Yesterday, we touched on the importance of the link between Sunday, the poor, and Christian belief/practice in our post on Dies Domini 70. In these two sections of Evangelii Gaudium, Pope Francis also looks at the relationship between the Body of Christ and the poor. First a citation from the bishops of Brazil that precedes Aparecida by five years:
191. In all places and circumstances, Christians, with the help of their pastors, are called to hear the cry of the poor. This has been eloquently stated by the bishops of Brazil: “We wish to take up daily the joys and hopes, the difficulties and sorrows of the Brazilian people, especially of those living in the barrios and the countryside – landless, homeless, lacking food and health care – to the detriment of their rights. Seeing their poverty, hearing their cries and knowing their sufferings, we are scandalized because we know that there is enough food for everyone and that hunger is the result of a poor distribution of goods and income. The problem is made worse by the generalized practice of wastefulness”.[CONFERÊNCIA NACIONAL DOS BISPOS DO BRAZIL, Exigências evangélicas e éticas de superação da miséria e da fome” (April 2002), Introduction, 2]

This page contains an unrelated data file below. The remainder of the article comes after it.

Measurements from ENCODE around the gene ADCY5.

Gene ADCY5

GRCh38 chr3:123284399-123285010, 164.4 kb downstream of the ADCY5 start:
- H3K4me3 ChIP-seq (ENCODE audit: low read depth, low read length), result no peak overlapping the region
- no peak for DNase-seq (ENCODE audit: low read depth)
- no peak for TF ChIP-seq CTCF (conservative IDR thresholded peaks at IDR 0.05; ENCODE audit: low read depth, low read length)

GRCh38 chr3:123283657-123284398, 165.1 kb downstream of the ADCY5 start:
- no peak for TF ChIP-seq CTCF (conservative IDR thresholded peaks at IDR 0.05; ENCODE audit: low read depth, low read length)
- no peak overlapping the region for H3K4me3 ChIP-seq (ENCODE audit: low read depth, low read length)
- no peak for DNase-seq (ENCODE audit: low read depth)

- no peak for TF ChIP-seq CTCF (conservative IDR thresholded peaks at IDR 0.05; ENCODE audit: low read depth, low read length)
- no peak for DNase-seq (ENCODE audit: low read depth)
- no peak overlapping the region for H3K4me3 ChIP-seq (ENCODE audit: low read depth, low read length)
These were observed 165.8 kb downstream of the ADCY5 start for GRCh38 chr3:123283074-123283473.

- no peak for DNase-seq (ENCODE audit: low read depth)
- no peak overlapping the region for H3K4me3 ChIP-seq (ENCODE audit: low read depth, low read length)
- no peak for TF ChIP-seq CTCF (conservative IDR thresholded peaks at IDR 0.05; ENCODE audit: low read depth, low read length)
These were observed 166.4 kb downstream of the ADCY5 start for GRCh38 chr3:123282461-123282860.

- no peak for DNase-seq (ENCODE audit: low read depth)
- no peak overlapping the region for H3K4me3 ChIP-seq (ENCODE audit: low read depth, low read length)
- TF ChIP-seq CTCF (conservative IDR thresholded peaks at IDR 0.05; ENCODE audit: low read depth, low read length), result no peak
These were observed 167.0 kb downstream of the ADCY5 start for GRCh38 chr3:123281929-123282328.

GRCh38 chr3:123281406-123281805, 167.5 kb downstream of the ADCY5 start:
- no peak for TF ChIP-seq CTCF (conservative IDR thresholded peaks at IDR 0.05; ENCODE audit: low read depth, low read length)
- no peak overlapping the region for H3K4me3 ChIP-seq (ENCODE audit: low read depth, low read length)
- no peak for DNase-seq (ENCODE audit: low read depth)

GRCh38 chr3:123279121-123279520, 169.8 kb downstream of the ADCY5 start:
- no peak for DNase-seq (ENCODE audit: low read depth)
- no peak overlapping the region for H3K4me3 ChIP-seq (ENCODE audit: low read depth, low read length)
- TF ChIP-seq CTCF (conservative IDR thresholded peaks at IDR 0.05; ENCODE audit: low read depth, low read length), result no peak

These bishops are right, of course. Distribution, interruptions of it, or a lack of it, are indeed a scandal. This is not an issue confined to Brazil, or Latin America. It concerns those who are in need anywhere. It concerns those who have needs beyond material considerations. It concerns directly the souls of those who possess a power to change, or even nudge affairs in favor of the needy.
This is also not some radical idea springing from the barrios. Pope John XXIII addressed this more than fifty years ago as part of a wide-reaching and more basic aspect of human existence:
192. Yet we desire even more than this; our dream soars higher. We are not simply talking about ensuring nourishment or a “dignified sustenance” for all people, but also their “general temporal welfare and prosperity”.[Mater et Magistra 3] This means education, access to health care, and above all employment, for it is through free, creative, participatory and mutually supportive labor that human beings express and enhance the dignity of their lives. A just wage enables them to have adequate access to all the other goods which are destined for our common use.
This teaching hovers on the boundary of charity and justice, a location that can be a tangle or maze for some believers. Pope Francis is not talking about filling today’s hungry belly, but working to a method or to a multitude of systems, perhaps, that fulfills this “higher dream.” We are impelled to move away from structures in which the trickling down of “welfare and prosperity” depend on the regular intervention of those who possess it and who happen to remember to share.